A Short Guide to Dye Sublimation

If you’re in the market looking to get custom-printed promotional gifts, apparel, or even tents and displays for your business, dye sublimation is a great option. Dye Sublimation is one of the most popular printing techniques in the market for textile materials that offer high resolutions colors that are not only rich and vibrant but lasting as well. Let’s get into further details so you can get a better understanding.

What Is Dye-Sublimation?

Dye-Sublimation is a printing process that involves some chemistry elements to make the magic happen. In the sublimation process, the ink turns from a solid element into a gas using high heat. This allows the gas to enter the fibers of the textile and infuses the materials with the colors. The result offers rich, vibrant colors onto the fabric that are permanent. This printing technique is great for fabric surfaces from apparel, to promotional flags, canopies, and pop-up tents, etc.

This type of high-resolution printing allows for a durable effect, making it scratch-resistant and quick to dry. What is unique about sublimation ink is that it is both non-toxic and eco-friendly.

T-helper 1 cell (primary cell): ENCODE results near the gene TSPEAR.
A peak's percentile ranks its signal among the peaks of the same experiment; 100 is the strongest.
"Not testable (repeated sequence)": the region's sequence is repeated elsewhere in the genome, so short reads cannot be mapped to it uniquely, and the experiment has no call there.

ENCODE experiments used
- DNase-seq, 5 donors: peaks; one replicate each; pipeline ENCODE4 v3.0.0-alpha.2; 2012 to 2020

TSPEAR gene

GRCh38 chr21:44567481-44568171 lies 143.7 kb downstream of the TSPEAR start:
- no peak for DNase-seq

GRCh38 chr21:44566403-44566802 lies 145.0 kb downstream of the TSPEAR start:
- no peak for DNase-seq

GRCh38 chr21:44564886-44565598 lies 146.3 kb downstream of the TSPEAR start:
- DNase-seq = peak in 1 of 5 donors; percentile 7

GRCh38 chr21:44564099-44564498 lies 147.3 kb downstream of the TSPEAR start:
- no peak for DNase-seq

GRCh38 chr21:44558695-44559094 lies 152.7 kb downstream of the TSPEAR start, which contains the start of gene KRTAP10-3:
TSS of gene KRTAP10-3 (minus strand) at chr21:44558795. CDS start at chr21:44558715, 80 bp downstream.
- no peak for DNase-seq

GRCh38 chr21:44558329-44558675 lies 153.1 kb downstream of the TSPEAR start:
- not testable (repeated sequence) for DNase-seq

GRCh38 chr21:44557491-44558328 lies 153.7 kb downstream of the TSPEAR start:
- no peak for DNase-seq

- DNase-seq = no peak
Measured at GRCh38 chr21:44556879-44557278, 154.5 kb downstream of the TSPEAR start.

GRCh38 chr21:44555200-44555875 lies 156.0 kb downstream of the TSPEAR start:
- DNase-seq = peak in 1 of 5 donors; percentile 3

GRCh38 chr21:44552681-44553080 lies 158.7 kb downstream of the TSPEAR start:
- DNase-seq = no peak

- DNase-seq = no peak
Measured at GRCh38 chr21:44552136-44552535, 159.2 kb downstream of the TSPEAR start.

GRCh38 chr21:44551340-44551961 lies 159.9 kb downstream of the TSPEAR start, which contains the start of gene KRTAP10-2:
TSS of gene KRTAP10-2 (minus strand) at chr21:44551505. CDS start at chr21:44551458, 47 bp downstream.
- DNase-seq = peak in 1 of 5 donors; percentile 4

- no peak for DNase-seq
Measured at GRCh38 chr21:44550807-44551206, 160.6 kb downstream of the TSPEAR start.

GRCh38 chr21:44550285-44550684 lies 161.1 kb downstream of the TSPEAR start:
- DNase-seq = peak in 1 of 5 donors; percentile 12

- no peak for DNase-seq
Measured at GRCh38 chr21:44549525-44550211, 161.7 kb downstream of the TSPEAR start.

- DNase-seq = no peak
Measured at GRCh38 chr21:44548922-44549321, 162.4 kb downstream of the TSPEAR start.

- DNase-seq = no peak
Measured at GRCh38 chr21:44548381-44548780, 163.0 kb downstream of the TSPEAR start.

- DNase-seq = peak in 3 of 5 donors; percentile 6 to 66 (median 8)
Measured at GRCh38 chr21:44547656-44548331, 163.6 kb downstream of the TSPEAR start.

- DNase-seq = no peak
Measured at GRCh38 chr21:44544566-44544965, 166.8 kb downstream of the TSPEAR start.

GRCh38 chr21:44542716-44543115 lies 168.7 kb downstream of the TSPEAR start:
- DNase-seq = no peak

About Sublimation Ink

Sublimation ink is best used on white plain textile surfaces in order to guarantee a higher resolution print as it is directly absorbed into the textile.

Dye-Sublimation Ink is a water-based ink made up of solid color dye particles, grounded into a powder and turned into liquid. Although they are higher in price, and therefore best used in great quantities, they tend to not produce as many toxins as most other inks.

Sublimation inks are best used on polyester surfaces, limiting cotton and nonporous surfaces. Since the inks are transparent, the process is best on only white or light-colored surfaces.

Dye Sublimation Vs. Direct Dye Sublimation & How It Works

As discussed earlier, the dye sublimation process is aided by heat, where its particles will permeate onto the surface. There is both a conventional and direct form of dye sublimation. With conventional dye sublimation, you must first start with the printing of an image onto transfer paper. Through heat and pressure, the solid-state of the ink turns into a gas, skipping the liquid phase. All this is possible under a temperature of 385F to 400F. Once the gas particles get onto the fabric surface, it sets and solidifies themselves onto the fibers, allowing for a vivid, detailed image.

With direct dye sublimation, the method will print, either digitally or with the screen, directly onto the textile, skipping the use of transfer paper. Usually, the fabric will require a special coating to allow for the inks to float properly onto the surface. Once the fabric is exposed to heat, the ink will bleed through and form a bold and durable image.

To learn more details about dye sublimation and other popular printing techniques, download our free E-Book.


Printing Techniques Ebook